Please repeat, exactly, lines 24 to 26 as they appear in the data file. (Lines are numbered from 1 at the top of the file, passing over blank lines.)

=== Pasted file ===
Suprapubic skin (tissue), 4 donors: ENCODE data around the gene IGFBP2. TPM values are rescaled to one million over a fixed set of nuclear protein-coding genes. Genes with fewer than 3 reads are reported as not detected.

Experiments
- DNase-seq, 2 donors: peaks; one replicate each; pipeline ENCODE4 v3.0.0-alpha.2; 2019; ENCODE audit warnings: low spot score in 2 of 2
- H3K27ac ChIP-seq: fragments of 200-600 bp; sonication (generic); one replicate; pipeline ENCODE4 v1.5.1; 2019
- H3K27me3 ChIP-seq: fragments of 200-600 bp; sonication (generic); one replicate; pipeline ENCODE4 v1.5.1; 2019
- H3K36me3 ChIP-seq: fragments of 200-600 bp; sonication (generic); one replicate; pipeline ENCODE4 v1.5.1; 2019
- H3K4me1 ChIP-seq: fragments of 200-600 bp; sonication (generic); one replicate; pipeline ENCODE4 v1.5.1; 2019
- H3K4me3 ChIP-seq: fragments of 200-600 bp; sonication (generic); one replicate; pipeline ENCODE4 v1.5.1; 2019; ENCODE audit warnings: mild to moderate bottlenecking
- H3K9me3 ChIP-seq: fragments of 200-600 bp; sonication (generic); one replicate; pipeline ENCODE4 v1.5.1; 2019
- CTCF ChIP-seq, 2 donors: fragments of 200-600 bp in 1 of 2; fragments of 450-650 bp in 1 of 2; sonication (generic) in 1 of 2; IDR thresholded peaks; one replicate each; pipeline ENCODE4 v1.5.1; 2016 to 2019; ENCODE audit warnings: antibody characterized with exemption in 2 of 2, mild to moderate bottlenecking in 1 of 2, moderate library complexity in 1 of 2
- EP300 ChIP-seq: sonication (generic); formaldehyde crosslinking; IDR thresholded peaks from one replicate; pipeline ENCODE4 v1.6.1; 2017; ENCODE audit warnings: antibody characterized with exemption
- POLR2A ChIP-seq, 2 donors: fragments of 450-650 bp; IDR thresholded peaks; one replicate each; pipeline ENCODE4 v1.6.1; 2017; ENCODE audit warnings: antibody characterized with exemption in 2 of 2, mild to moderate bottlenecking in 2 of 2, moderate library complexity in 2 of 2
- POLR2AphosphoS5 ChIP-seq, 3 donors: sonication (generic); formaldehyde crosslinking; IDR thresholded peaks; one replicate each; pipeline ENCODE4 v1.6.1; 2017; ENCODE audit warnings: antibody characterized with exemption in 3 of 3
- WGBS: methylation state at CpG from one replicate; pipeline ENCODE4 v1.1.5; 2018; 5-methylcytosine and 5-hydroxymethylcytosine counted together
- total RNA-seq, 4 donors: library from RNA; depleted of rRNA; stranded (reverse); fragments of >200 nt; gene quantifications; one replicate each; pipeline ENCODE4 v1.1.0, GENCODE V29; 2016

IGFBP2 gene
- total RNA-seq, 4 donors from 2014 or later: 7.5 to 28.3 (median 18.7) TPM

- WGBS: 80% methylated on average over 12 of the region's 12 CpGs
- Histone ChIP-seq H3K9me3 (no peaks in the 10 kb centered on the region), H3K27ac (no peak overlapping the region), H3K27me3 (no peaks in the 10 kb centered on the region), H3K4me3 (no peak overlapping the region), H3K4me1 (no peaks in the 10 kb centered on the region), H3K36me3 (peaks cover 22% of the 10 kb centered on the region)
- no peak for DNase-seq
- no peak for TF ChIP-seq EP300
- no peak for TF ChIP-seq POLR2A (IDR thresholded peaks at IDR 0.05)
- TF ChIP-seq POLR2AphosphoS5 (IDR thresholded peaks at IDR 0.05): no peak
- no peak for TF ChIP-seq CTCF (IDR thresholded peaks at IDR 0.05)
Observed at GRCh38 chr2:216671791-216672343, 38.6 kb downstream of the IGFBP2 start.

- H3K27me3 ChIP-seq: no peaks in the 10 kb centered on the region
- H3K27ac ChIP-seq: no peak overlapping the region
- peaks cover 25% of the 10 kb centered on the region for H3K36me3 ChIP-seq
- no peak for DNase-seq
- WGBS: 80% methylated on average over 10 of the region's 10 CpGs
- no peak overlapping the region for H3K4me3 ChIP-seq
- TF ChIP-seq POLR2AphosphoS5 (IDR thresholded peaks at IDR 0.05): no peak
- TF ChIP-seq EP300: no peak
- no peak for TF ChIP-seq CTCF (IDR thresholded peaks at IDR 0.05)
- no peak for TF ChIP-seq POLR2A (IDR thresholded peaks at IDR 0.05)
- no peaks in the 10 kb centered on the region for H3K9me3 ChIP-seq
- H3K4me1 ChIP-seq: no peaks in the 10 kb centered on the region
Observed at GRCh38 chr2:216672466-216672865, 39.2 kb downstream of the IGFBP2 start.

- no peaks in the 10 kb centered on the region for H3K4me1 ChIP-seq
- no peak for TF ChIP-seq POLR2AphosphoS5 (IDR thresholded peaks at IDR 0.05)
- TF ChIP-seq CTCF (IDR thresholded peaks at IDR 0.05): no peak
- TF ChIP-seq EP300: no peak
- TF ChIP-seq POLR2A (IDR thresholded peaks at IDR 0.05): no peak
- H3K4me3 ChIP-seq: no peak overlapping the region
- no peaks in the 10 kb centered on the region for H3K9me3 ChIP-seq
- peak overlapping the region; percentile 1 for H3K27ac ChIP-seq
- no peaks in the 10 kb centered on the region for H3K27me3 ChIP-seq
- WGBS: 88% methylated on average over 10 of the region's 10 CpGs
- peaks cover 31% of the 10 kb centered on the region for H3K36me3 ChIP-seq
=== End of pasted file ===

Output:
- no peak for TF ChIP-seq CTCF (IDR thresholded peaks at IDR 0.05)
Observed at GRCh38 chr2:216671791-216672343, 38.6 kb downstream of the IGFBP2 start.

- H3K27me3 ChIP-seq: no peaks in the 10 kb centered on the region